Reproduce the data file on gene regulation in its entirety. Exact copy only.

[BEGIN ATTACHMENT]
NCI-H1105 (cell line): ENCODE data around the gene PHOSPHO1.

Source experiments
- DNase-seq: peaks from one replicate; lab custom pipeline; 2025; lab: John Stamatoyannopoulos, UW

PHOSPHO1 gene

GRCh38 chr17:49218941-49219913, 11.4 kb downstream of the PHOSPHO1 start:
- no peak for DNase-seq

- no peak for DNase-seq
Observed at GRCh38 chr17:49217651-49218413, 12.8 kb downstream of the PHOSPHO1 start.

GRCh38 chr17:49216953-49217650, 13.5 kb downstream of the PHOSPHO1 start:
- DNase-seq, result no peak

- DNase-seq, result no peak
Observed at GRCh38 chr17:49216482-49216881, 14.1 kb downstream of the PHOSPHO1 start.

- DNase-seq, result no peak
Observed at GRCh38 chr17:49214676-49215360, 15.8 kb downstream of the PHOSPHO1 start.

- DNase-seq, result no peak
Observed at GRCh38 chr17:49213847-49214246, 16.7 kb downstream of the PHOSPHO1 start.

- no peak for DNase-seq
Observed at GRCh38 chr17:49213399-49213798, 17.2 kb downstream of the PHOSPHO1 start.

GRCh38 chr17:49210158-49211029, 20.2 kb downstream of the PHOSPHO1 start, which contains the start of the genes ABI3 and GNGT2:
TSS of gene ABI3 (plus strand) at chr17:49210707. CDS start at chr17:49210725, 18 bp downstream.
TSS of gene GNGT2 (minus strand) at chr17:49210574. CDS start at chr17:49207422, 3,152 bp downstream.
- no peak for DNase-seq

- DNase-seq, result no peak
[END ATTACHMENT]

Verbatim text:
NCI-H1105 (cell line): ENCODE data around the gene PHOSPHO1.

Source experiments
- DNase-seq: peaks from one replicate; lab custom pipeline; 2025; lab: John Stamatoyannopoulos, UW

PHOSPHO1 gene

GRCh38 chr17:49218941-49219913, 11.4 kb downstream of the PHOSPHO1 start:
- no peak for DNase-seq

- no peak for DNase-seq
Observed at GRCh38 chr17:49217651-49218413, 12.8 kb downstream of the PHOSPHO1 start.

GRCh38 chr17:49216953-49217650, 13.5 kb downstream of the PHOSPHO1 start:
- DNase-seq, result no peak

- DNase-seq, result no peak
Observed at GRCh38 chr17:49216482-49216881, 14.1 kb downstream of the PHOSPHO1 start.

- DNase-seq, result no peak
Observed at GRCh38 chr17:49214676-49215360, 15.8 kb downstream of the PHOSPHO1 start.

- DNase-seq, result no peak
Observed at GRCh38 chr17:49213847-49214246, 16.7 kb downstream of the PHOSPHO1 start.

- no peak for DNase-seq
Observed at GRCh38 chr17:49213399-49213798, 17.2 kb downstream of the PHOSPHO1 start.

GRCh38 chr17:49210158-49211029, 20.2 kb downstream of the PHOSPHO1 start, which contains the start of the genes ABI3 and GNGT2:
TSS of gene ABI3 (plus strand) at chr17:49210707. CDS start at chr17:49210725, 18 bp downstream.
TSS of gene GNGT2 (minus strand) at chr17:49210574. CDS start at chr17:49207422, 3,152 bp downstream.
- no peak for DNase-seq

- DNase-seq, result no peak